Diabetes that develops when the patient is a juvenile is called juvenile or childhood diabetes. It may be either type 1 or type 2 diabetes, or it may even be a hybrid of both. This chronic disease stems from a malfunction in the way the patient's body maintains blood glucose, or sugar, levels.
With type 1 diabetes, the patient does not produce enough insulin, a type of hormone. Insulin is required to maintain steady blood glucose. For other patients with type 2, their bodies can make this hormone, but cannot effectively use it. When the body cannot make or use insulin properly, blood glucose is unable to effectively enter the body's cells. This results in a dangerous build-up of glucose in the bloodstream.
It is unknown exactly what causes this disease, however, type 1 diabetes may be influenced by genetics. Type 2 appears to be more strongly influenced by physical inactivity and excess body weight. It may also be associated with a family history of the disease.
Many of the symptoms of both kinds of childhood diabetes are the same. A child may exhibit signs of unexplained weight loss and unusual fatigue. Despite the weight loss, he will likely be hungrier and consume more food than usual. He may be extremely thirsty and urinate more frequently. Blurred vision is also possible.
In addition to these possible symptoms, children with type 1 diabetes may seem abruptly irritable or moody. Girls may experience yeast infections. With type 2, parents may notice that their children have patches of darkened skin or that sores and wounds are slower to heal. They may also notice frequent infections.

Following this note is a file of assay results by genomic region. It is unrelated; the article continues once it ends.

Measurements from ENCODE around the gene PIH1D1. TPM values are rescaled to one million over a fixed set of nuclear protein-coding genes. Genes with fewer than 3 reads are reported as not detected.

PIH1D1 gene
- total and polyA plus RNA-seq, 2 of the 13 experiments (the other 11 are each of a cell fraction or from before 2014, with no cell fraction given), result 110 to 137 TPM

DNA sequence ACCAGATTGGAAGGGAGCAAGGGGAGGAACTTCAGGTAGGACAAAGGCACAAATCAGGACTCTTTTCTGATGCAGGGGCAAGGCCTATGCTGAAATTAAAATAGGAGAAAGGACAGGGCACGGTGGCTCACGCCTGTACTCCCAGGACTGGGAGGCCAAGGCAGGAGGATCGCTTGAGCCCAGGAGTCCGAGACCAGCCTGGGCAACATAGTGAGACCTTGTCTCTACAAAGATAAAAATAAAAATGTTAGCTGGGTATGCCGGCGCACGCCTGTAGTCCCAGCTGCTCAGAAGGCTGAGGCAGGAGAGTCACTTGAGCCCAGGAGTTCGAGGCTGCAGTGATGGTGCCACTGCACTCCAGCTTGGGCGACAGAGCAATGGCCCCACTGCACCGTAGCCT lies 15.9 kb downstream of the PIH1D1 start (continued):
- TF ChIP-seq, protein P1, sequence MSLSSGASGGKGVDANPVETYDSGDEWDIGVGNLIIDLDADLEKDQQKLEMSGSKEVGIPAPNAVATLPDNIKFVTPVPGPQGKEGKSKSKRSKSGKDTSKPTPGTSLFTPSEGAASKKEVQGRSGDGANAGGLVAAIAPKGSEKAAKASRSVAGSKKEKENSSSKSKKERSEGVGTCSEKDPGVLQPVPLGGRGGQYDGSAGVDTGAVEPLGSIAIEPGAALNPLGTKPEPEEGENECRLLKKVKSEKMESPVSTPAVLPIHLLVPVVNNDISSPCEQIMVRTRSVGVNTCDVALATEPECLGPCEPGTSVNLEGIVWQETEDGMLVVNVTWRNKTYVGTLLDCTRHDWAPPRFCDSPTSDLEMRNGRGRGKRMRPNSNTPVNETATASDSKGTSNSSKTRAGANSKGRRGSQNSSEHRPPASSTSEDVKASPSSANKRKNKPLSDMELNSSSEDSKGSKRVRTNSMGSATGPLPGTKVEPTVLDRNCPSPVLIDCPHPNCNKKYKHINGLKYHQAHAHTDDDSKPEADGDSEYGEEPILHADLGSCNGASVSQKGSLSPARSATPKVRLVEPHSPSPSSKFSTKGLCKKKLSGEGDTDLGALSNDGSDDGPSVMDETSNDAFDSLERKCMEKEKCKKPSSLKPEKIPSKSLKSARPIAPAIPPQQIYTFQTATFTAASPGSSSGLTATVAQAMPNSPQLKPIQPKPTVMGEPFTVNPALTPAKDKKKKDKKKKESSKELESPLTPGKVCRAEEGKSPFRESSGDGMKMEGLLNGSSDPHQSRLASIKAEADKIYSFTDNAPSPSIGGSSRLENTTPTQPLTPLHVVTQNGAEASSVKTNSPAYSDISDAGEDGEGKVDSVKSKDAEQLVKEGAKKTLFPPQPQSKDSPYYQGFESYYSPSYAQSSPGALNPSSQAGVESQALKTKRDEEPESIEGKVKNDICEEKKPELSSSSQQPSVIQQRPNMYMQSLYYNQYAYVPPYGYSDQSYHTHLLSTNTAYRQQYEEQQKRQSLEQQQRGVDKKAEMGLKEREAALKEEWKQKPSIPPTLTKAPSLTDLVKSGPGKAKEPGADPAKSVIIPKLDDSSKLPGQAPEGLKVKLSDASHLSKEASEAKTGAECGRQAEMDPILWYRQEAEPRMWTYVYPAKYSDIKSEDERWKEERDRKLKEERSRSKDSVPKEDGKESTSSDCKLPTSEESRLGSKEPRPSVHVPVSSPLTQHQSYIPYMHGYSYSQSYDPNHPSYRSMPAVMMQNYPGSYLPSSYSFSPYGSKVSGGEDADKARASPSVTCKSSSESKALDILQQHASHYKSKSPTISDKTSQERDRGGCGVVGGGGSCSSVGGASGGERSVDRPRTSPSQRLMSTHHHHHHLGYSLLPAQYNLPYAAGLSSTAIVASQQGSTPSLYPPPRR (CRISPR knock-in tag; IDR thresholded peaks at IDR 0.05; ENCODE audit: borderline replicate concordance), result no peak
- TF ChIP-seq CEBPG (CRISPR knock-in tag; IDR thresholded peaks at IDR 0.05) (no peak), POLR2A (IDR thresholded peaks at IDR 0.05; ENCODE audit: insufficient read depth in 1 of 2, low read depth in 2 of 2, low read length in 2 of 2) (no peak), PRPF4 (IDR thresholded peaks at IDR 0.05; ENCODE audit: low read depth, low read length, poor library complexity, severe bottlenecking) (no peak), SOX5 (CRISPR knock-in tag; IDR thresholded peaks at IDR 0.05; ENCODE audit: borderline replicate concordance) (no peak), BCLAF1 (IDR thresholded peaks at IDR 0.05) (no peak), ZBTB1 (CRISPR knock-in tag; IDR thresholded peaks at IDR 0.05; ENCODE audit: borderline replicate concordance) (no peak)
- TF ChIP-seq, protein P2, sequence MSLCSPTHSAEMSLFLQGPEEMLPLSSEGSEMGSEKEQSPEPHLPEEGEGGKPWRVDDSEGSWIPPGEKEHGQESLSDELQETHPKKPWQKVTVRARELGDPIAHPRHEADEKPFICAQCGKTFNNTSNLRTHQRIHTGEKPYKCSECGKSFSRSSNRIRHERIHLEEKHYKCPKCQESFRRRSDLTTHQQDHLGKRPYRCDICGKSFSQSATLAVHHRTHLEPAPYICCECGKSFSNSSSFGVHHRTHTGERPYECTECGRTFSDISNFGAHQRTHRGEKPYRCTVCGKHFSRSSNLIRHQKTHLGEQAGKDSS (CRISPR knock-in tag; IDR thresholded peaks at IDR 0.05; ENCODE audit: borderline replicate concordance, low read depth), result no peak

Just because a child exhibits some or most of these symptoms does not automatically mean that he has childhood diabetes. Parents should consult a doctor if they notice changes in their child's health. The doctor may perform a blood test for diagnosis.
While treatment for childhood diabetes begins early in life, this disease is chronic. Treatment must be continued for the rest of the patient's life for proper disease management. Parents must work closely with a doctor, dietitian, and a diabetes educator to develop a treatment plan. This includes regular physical activity, a healthy diet, and possibly medication or injected insulin. It is essential for the child to understand the importance of managing his condition consistently, even if it may seem a little overwhelming at times.
Complications of childhood diabetes can develop gradually if the child's blood sugar levels are not consistently stable. Fluctuating glucose levels may eventually lead to eye and kidney damage, a susceptibility to infections, and cardiovascular disease. Neuropathy, or nerve damage, is a common complication. Careful management of childhood diabetes should allow the patient to live a long, healthy life.